Alexa is spreading her personal assistant wings. The Amazon Echo mainstay is now available on its first device not produced by Amazon: the Triby, a connected message board of sorts for your home, office, or other destination. [More]
While most of us only hear about Amazon’s personal assistant Alexa when it comes to the Echo speaker — and its new smaller versions — app developers have been able to tap into the tech via the Alexa Voice Services tool for their own devices, like alarm clocks or speaker systems. However, the capabilities available through the service weren’t as robust as those found in the Echo — until now. [More]
Last April, Techdirt pointed out that a financial firm in Texas was trying to attach “private transfer fees” to homes, so that developers would get a little bit of each sale as it passed among owners in the years to come. It sounded crazy then–imagine having to pay royalties on clothes or furniture whenever you resold them–but the firm is aggressively expanding its plan and has signed up more than 5,000 developers across the country, reports the New York Times. If you buy a new house in the next decade, look for a “resale fee” covenant hidden in a separate document that might not be included in your closing papers or even require a signature.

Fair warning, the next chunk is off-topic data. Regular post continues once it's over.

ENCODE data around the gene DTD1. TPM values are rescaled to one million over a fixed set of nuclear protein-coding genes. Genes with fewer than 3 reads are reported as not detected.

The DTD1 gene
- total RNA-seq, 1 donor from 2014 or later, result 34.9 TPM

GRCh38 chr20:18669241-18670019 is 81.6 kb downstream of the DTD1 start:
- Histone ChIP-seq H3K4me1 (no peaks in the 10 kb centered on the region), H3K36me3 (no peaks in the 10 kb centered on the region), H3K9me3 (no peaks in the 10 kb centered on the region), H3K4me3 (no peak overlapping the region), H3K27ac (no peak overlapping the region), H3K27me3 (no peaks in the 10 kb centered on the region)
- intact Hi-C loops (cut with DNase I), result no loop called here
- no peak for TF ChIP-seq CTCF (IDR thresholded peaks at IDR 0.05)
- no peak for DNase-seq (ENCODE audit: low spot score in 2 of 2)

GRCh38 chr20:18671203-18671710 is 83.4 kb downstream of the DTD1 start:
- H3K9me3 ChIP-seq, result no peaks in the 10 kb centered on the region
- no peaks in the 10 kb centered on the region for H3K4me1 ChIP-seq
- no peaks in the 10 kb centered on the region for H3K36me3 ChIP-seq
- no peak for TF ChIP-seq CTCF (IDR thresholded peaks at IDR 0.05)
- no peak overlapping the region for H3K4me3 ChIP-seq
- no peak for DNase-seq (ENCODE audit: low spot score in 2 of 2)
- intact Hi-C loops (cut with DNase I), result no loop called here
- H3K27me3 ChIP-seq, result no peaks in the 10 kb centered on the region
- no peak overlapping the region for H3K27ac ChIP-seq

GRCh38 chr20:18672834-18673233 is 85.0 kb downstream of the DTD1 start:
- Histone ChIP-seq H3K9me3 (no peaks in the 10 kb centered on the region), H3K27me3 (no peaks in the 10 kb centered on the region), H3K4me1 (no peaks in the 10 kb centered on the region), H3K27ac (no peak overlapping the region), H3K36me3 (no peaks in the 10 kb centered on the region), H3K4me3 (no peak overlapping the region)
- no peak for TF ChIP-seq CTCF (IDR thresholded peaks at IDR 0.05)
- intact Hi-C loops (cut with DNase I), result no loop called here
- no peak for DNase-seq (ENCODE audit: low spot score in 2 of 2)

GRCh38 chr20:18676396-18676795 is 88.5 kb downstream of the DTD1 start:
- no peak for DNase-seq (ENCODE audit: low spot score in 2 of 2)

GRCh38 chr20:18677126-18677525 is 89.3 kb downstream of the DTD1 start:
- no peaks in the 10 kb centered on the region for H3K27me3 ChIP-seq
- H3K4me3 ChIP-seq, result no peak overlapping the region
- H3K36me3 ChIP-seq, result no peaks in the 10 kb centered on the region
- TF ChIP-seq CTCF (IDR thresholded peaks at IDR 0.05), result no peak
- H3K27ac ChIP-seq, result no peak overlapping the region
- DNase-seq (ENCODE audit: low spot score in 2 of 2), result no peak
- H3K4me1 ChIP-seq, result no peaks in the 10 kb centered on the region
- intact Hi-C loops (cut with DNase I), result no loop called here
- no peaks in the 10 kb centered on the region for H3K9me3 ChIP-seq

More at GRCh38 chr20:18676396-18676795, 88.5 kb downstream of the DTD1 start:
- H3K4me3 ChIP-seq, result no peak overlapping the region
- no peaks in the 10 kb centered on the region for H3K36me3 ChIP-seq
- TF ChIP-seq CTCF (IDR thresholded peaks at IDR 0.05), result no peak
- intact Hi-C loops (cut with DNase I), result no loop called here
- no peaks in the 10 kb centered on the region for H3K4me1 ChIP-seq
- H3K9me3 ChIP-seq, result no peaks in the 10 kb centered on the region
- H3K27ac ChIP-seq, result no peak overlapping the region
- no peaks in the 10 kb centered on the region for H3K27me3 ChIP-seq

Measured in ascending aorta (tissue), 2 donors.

We hope you like the current casinos in Las Vegas, because that’s what you can look forward to for the next 10 years or so. No newly built Mount Rushmore facade, no Mini Grand Canyon indoor shopping avenue, no Godzilla-shaped hotel—nothing new to delight the vulgar parts of your optic nerve. The Wall Street Journal says after a decade in which casinos spent more than $30 billion on expansions, they’re now going to pay off debt and focus on “branding, marketing and customer loyalty.”
Creative Labs heard your chest-beating across the internet and decided to reinstate spurned developer Daniel_K less than a week after booting him from their forums. Unlike Creative, Daniel_K issued drivers that allowed Creative sound cards to work properly under Vista, and even enabled previously crippled features. The drivers were downloaded over 100,000 times. The company thanked the developer by accusing him of “enabling our technology and IP to run on sound cards for which it was not originally offered or intended, [in] effect, stealing our goods.” Even though he has been reinstated, Daniel_K is still pissed.